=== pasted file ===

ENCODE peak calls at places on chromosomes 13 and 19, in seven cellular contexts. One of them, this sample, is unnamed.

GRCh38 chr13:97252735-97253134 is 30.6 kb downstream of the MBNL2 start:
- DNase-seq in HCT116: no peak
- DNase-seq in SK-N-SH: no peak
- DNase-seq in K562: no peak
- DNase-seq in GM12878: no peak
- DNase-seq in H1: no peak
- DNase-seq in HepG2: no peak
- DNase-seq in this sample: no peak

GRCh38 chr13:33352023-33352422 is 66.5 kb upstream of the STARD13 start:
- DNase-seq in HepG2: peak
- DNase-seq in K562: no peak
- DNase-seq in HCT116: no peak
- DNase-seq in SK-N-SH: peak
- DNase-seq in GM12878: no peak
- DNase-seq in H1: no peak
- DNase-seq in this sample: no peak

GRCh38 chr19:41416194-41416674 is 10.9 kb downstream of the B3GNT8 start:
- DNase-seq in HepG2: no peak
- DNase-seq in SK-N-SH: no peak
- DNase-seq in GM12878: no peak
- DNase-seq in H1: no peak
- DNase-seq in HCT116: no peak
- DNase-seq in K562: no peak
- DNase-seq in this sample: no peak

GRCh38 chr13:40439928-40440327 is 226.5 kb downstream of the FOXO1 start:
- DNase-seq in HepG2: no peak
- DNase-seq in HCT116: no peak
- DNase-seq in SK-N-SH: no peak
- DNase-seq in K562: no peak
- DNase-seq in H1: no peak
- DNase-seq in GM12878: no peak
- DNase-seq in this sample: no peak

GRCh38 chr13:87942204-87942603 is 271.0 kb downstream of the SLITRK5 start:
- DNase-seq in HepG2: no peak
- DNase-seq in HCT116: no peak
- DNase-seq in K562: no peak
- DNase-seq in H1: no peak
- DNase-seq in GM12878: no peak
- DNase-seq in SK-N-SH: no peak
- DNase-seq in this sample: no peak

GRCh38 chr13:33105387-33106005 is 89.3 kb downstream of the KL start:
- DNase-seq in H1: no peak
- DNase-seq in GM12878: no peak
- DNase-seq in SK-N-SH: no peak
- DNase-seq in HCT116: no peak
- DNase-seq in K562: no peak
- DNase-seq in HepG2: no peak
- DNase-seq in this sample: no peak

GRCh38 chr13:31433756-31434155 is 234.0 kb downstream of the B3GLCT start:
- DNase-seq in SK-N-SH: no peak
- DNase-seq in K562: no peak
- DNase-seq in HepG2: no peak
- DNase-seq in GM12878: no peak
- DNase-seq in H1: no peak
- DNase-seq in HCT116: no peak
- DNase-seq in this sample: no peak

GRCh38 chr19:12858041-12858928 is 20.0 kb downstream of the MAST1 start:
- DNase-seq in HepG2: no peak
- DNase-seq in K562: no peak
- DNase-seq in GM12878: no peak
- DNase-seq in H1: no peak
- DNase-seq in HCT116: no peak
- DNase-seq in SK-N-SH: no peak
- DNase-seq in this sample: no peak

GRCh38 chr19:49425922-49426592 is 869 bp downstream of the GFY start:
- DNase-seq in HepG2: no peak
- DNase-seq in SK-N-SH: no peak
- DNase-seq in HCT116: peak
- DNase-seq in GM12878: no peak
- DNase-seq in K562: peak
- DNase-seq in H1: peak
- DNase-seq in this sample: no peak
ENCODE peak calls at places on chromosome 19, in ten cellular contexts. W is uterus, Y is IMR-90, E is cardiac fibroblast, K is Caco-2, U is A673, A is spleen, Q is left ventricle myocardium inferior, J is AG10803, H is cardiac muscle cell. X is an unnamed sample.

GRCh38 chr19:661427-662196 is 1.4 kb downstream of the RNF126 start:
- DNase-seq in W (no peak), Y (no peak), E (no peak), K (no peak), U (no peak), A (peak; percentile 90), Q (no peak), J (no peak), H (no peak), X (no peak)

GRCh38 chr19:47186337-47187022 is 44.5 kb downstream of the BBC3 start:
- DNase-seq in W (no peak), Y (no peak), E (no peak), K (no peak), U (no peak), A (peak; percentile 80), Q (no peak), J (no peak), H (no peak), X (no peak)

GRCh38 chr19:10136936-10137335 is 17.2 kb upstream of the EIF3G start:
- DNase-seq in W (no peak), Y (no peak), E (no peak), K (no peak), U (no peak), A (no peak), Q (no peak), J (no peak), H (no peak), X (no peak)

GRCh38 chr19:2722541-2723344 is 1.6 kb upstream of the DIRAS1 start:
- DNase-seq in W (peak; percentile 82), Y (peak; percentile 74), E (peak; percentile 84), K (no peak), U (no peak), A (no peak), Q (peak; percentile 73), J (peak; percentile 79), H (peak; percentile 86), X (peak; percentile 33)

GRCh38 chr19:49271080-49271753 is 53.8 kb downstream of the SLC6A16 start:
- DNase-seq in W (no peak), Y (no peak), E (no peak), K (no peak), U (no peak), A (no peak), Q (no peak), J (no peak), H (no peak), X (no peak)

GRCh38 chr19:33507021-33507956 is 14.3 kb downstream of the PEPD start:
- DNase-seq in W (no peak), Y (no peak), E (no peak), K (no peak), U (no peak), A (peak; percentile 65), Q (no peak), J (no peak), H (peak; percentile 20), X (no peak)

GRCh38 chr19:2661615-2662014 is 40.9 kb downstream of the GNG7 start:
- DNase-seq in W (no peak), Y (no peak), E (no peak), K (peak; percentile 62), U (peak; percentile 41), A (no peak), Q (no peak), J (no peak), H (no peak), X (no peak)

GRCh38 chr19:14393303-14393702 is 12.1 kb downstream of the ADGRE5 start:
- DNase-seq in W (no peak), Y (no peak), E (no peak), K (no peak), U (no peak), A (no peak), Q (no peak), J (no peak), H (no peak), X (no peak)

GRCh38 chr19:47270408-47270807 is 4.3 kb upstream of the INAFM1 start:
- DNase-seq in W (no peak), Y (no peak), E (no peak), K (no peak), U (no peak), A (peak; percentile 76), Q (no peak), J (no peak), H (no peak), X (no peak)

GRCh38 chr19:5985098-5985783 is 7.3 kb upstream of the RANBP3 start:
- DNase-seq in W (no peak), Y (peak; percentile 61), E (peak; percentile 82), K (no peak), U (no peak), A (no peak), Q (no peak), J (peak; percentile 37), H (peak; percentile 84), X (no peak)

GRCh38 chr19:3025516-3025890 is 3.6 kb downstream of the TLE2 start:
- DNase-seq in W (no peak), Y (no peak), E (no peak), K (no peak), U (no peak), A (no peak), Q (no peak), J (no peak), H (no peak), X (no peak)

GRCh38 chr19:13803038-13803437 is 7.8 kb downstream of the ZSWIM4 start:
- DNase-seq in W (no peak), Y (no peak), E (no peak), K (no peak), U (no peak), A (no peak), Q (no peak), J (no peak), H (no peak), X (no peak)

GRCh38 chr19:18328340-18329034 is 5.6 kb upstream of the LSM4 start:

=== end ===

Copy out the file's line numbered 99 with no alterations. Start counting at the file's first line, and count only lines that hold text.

GRCh38 chr19:18328340-18329034 is 5.6 kb upstream of the LSM4 start: